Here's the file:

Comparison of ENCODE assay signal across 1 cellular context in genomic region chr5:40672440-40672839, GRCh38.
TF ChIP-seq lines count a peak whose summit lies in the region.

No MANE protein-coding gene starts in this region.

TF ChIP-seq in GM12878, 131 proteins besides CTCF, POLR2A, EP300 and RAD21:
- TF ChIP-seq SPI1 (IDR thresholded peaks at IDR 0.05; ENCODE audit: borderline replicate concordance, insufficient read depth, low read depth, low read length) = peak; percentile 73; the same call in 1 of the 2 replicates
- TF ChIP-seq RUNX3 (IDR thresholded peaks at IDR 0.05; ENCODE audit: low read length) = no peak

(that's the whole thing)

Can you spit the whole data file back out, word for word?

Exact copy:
Comparison of ENCODE assay signal across 1 cellular context in genomic region chr5:40672440-40672839, GRCh38.
TF ChIP-seq lines count a peak whose summit lies in the region.

No MANE protein-coding gene starts in this region.

TF ChIP-seq in GM12878, 131 proteins besides CTCF, POLR2A, EP300 and RAD21:
- TF ChIP-seq SPI1 (IDR thresholded peaks at IDR 0.05; ENCODE audit: borderline replicate concordance, insufficient read depth, low read depth, low read length) = peak; percentile 73; the same call in 1 of the 2 replicates
- TF ChIP-seq RUNX3 (IDR thresholded peaks at IDR 0.05; ENCODE audit: low read length) = no peak